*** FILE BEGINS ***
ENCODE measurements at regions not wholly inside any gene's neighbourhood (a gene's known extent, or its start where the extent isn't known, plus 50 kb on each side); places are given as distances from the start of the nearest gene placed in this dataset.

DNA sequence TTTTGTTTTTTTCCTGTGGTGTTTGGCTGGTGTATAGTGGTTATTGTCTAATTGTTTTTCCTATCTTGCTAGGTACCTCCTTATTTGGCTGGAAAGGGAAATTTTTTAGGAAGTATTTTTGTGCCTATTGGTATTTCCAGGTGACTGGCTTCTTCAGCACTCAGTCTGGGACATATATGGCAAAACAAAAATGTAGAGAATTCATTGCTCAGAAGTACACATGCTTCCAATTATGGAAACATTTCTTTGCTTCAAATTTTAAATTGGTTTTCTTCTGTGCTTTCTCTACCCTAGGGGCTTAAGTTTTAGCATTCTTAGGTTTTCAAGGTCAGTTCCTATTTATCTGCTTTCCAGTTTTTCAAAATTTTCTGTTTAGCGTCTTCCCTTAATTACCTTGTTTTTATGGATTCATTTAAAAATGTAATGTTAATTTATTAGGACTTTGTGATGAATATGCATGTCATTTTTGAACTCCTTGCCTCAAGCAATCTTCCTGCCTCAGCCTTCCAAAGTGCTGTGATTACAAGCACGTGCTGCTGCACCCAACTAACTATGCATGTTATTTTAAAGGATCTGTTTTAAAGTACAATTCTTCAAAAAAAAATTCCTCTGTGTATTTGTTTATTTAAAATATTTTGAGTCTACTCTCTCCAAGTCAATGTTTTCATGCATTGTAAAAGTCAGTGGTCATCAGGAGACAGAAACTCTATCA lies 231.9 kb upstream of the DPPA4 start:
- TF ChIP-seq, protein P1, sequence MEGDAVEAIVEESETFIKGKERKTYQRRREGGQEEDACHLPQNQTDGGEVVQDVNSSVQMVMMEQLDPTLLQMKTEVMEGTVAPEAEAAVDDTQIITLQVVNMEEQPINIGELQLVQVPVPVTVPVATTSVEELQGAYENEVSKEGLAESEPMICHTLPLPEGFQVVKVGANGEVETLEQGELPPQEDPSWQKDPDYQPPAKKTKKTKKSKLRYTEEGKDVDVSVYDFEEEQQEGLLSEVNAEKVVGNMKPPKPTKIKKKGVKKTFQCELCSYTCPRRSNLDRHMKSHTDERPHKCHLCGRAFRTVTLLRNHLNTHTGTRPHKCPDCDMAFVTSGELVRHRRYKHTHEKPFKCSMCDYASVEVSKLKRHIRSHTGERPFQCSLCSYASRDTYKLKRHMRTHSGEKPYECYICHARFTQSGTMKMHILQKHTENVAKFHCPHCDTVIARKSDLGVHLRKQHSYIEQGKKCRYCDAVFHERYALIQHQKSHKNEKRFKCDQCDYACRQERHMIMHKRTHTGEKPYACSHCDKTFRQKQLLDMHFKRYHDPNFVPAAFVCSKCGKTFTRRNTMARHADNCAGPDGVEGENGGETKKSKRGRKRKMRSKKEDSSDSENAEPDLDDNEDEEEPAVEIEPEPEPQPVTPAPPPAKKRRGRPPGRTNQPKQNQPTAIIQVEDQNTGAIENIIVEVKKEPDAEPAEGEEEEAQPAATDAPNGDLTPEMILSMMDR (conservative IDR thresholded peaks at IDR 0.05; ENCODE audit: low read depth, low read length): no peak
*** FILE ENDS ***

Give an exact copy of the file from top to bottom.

ENCODE measurements at regions not wholly inside any gene's neighbourhood (a gene's known extent, or its start where the extent isn't known, plus 50 kb on each side); places are given as distances from the start of the nearest gene placed in this dataset.

DNA sequence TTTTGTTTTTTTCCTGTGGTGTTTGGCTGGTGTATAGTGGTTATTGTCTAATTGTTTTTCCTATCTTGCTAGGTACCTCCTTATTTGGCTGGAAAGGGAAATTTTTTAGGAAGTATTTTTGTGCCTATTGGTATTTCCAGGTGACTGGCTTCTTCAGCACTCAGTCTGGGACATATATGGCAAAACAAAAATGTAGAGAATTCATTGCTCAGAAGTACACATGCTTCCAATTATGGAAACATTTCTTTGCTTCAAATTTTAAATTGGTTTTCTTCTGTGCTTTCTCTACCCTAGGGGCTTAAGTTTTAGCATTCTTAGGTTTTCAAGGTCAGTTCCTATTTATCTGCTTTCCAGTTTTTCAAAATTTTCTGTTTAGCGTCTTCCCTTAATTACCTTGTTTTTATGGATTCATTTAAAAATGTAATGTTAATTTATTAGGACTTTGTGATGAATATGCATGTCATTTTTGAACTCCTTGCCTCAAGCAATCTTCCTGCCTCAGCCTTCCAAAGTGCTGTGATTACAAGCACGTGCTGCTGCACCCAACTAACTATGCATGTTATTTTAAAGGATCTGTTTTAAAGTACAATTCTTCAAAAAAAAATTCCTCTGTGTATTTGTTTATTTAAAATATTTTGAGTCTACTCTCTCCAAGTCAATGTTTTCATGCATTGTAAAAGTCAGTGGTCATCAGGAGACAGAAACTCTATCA lies 231.9 kb upstream of the DPPA4 start:
- TF ChIP-seq, protein P1, sequence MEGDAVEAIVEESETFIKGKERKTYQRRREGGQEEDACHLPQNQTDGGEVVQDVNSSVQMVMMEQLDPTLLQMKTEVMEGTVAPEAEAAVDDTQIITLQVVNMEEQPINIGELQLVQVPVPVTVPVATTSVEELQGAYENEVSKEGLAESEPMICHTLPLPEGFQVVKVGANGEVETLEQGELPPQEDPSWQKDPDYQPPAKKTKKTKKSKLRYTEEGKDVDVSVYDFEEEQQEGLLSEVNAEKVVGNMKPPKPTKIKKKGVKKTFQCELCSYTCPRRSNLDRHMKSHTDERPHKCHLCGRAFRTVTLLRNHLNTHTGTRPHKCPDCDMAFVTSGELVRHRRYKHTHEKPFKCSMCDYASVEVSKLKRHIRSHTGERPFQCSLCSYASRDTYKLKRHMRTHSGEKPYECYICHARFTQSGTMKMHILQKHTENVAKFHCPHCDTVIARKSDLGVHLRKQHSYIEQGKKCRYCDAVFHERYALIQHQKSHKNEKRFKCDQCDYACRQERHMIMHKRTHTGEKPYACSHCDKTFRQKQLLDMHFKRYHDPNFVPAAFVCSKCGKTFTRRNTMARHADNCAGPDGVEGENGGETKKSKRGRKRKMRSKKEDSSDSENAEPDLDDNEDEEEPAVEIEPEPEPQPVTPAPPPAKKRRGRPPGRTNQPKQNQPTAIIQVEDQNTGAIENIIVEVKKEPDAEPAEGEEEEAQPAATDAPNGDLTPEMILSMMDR (conservative IDR thresholded peaks at IDR 0.05; ENCODE audit: low read depth, low read length): no peak